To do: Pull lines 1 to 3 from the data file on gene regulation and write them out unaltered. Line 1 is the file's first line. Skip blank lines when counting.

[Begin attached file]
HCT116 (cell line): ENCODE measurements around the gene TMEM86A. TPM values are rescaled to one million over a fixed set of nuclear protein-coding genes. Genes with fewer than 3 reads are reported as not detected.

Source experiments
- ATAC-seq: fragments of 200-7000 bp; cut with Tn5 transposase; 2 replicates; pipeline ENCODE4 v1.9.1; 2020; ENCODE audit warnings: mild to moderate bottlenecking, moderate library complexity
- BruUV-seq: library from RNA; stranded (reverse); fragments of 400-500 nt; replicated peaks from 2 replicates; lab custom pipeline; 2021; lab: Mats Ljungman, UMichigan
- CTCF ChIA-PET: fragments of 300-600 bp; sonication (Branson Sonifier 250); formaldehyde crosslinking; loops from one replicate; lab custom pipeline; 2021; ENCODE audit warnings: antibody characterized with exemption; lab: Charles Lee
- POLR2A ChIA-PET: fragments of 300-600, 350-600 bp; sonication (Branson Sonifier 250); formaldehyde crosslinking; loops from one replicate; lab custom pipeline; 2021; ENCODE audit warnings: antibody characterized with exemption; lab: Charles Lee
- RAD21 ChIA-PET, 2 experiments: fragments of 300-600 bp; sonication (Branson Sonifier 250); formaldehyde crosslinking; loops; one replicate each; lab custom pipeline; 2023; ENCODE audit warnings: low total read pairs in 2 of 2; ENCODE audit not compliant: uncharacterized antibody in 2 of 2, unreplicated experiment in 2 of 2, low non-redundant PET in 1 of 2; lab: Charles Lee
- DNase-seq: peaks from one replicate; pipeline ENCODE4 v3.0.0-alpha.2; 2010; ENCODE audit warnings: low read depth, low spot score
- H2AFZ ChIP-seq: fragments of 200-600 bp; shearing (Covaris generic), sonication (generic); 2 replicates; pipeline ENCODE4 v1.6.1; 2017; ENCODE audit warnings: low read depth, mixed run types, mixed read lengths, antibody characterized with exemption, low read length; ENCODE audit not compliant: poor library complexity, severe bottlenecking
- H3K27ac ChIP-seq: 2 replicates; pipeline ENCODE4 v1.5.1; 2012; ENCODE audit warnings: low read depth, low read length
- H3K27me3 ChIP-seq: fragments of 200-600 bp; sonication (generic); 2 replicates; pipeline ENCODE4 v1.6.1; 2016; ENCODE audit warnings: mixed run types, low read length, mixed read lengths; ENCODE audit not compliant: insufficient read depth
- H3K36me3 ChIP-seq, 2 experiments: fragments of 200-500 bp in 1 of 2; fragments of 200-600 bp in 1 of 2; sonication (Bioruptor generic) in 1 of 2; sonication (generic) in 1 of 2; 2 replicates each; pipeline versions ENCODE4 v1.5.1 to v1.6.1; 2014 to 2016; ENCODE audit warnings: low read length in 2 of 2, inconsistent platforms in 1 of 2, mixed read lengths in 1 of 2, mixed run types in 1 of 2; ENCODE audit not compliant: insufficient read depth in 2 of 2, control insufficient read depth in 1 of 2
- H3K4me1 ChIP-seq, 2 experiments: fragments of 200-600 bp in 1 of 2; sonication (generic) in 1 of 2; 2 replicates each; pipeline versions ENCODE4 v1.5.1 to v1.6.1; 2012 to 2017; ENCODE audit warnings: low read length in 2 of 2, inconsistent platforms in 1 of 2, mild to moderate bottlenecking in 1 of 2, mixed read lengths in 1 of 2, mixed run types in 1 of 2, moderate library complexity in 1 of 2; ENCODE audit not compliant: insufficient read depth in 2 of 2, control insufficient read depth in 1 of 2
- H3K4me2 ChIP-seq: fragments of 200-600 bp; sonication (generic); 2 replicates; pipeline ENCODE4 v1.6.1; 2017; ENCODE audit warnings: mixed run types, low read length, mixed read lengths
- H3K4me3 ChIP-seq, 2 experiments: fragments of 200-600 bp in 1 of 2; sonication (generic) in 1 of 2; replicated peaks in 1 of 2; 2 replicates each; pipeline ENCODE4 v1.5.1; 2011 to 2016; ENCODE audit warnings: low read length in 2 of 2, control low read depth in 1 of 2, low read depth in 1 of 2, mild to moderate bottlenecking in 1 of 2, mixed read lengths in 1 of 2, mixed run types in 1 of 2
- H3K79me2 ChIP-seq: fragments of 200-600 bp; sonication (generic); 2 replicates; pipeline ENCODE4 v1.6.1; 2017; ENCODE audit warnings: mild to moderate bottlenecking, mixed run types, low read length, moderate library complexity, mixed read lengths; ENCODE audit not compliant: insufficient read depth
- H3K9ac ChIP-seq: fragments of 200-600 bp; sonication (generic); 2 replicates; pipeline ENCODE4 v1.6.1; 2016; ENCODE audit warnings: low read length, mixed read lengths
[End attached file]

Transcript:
HCT116 (cell line): ENCODE measurements around the gene TMEM86A. TPM values are rescaled to one million over a fixed set of nuclear protein-coding genes. Genes with fewer than 3 reads are reported as not detected.

Source experiments
- ATAC-seq: fragments of 200-7000 bp; cut with Tn5 transposase; 2 replicates; pipeline ENCODE4 v1.9.1; 2020; ENCODE audit warnings: mild to moderate bottlenecking, moderate library complexity